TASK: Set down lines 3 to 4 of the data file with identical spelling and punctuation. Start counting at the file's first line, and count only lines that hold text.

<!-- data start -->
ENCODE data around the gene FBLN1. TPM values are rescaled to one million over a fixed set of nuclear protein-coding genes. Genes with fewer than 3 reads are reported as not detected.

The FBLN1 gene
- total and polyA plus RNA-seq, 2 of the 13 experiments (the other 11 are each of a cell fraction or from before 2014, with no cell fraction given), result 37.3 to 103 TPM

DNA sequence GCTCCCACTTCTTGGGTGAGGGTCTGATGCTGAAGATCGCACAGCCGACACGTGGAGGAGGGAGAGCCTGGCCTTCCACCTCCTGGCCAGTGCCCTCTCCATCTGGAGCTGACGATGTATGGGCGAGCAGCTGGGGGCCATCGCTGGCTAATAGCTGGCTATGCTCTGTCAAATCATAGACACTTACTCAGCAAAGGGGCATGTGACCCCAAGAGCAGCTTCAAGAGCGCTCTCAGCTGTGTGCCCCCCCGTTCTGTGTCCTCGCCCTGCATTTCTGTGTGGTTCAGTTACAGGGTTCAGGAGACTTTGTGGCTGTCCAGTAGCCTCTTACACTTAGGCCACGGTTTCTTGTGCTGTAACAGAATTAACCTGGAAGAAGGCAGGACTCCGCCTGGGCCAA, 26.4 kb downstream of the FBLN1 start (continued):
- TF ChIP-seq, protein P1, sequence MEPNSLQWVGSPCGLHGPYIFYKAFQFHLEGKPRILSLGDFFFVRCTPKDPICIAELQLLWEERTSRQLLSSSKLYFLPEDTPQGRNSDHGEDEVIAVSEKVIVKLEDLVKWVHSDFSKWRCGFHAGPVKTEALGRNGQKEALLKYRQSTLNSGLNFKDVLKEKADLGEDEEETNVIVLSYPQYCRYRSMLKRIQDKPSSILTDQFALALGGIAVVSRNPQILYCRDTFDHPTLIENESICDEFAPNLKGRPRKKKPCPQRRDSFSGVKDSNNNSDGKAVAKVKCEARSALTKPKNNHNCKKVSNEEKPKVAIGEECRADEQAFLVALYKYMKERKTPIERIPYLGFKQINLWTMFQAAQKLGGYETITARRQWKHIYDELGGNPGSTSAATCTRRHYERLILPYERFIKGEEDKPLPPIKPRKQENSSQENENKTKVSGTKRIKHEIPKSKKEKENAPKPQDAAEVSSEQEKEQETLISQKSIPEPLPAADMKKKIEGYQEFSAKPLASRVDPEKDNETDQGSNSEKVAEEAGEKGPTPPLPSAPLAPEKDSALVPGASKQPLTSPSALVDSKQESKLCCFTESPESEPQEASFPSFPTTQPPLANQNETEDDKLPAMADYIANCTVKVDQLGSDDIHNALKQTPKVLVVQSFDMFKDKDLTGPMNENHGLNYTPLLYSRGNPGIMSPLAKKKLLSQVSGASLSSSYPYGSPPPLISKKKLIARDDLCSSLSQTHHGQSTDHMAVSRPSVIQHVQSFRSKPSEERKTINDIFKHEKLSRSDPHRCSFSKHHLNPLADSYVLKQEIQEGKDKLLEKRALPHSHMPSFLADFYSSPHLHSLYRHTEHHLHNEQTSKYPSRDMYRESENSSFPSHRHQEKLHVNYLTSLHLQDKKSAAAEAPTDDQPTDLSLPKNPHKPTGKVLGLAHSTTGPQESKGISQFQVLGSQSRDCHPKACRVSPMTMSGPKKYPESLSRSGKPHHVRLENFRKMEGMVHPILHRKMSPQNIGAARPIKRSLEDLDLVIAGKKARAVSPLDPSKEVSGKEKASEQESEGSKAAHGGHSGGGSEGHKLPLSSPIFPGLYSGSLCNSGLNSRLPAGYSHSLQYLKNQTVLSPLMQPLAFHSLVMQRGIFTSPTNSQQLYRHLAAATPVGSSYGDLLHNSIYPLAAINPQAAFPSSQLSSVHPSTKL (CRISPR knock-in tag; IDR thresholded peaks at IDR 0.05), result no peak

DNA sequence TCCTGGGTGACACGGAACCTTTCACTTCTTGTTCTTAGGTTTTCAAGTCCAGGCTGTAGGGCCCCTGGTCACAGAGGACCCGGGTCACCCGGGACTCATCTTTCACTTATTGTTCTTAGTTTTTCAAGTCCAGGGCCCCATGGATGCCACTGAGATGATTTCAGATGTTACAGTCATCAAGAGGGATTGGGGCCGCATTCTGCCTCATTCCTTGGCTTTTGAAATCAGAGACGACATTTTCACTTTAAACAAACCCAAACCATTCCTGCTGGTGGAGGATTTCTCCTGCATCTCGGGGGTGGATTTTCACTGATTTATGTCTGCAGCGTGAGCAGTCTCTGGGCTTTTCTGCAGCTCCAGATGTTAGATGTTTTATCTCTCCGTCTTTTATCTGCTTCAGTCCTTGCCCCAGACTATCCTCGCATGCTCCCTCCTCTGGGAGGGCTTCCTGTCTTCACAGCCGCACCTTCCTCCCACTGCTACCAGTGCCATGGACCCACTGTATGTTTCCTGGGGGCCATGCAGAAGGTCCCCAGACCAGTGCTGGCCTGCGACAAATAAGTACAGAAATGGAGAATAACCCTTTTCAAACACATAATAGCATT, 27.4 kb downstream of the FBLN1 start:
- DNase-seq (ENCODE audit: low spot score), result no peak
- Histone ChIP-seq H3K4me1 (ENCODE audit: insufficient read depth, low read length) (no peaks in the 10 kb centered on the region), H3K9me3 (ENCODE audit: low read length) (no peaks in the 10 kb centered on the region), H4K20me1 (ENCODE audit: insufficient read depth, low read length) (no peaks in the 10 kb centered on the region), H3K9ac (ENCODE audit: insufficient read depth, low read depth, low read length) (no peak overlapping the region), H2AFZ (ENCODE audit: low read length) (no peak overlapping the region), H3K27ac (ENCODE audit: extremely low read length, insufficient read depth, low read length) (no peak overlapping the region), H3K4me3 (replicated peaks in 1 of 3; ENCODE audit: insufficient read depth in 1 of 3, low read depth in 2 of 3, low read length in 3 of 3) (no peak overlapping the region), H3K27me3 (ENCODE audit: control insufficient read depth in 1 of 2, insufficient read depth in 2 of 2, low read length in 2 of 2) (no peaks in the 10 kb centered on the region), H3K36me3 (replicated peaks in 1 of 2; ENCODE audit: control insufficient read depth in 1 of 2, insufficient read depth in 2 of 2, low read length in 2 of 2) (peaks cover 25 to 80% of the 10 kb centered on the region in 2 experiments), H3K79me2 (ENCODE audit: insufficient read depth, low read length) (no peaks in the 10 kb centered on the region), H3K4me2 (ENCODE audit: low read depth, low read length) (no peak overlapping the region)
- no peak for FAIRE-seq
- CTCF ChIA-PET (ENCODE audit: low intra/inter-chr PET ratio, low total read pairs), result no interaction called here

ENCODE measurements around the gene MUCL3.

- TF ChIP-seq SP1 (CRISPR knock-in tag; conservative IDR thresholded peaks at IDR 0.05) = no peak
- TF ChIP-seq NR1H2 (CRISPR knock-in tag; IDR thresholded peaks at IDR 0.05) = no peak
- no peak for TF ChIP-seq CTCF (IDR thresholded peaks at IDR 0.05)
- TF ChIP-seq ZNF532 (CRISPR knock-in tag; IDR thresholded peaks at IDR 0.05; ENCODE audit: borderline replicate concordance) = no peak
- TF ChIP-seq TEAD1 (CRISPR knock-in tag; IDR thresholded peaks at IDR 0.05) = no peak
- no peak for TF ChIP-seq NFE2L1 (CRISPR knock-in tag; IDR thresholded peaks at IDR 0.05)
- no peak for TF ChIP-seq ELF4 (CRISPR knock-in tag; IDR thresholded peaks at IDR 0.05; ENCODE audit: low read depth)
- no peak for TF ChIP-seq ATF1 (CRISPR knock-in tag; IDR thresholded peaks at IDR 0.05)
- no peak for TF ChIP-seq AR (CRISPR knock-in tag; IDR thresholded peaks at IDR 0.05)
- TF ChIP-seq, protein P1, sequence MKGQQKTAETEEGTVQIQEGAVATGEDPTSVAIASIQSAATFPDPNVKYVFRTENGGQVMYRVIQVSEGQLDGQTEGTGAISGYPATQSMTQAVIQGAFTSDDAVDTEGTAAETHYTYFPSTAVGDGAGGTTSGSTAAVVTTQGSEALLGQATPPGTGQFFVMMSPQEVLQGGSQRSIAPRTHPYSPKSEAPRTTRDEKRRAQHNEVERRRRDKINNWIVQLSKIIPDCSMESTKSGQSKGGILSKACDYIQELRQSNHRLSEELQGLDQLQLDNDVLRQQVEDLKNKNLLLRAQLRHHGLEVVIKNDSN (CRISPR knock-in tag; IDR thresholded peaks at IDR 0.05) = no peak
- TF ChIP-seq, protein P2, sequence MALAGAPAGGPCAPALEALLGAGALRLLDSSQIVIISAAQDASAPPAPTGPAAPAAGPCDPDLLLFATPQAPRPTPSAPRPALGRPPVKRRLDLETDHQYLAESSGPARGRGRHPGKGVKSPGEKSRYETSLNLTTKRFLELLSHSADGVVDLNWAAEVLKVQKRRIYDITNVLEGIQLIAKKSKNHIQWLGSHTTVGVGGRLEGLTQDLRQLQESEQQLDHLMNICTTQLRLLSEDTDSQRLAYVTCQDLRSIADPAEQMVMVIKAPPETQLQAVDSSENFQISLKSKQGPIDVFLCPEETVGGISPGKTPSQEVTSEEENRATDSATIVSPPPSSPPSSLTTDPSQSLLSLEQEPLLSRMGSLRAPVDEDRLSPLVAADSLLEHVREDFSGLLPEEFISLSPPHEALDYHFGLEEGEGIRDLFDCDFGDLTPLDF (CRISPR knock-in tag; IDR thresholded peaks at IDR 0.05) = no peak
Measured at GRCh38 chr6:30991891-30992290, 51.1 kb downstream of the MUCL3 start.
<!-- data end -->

- total and polyA plus RNA-seq, 2 of the 13 experiments (the other 11 are each of a cell fraction or from before 2014, with no cell fraction given), result 37.3 to 103 TPM

DNA sequence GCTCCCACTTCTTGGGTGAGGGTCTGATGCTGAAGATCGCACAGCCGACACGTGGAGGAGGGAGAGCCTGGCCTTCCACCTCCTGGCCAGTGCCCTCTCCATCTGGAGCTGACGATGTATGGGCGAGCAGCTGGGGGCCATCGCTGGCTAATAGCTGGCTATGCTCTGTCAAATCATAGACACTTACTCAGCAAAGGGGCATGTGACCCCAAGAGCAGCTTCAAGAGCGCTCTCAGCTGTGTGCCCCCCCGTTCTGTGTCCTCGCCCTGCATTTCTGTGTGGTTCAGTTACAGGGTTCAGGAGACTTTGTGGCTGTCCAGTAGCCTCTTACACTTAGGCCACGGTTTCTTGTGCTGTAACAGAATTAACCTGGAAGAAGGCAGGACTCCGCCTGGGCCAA, 26.4 kb downstream of the FBLN1 start (continued):